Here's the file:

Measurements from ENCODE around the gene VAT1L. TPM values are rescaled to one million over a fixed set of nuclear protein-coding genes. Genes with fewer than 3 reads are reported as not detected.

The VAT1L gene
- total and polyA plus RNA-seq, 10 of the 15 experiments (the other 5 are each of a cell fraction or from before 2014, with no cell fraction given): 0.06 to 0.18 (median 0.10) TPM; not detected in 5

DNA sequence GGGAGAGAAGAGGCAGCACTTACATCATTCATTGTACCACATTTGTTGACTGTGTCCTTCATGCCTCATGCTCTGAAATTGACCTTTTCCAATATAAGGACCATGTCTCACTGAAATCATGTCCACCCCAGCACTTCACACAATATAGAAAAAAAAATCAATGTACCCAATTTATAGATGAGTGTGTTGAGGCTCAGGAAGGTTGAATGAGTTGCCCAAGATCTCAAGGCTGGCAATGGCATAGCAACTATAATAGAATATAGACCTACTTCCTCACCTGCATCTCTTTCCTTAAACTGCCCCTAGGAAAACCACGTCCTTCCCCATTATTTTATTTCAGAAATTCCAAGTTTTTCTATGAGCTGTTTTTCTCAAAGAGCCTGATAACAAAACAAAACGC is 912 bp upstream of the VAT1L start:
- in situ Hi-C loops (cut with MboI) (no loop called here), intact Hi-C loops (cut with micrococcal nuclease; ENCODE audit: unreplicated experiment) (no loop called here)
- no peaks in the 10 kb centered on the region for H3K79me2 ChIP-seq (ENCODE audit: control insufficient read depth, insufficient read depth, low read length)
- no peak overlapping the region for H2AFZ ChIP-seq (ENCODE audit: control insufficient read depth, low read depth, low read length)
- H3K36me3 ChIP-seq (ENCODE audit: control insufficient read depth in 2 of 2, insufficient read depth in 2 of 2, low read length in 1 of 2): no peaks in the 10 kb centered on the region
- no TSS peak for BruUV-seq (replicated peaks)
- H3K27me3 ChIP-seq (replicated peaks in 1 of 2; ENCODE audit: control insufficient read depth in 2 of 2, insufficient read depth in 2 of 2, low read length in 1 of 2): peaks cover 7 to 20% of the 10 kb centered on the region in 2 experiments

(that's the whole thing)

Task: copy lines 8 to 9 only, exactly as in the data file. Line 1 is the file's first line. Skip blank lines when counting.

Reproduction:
- H3K36me3 ChIP-seq (ENCODE audit: control insufficient read depth in 2 of 2, insufficient read depth in 2 of 2, low read length in 1 of 2): no peaks in the 10 kb centered on the region
- no TSS peak for BruUV-seq (replicated peaks)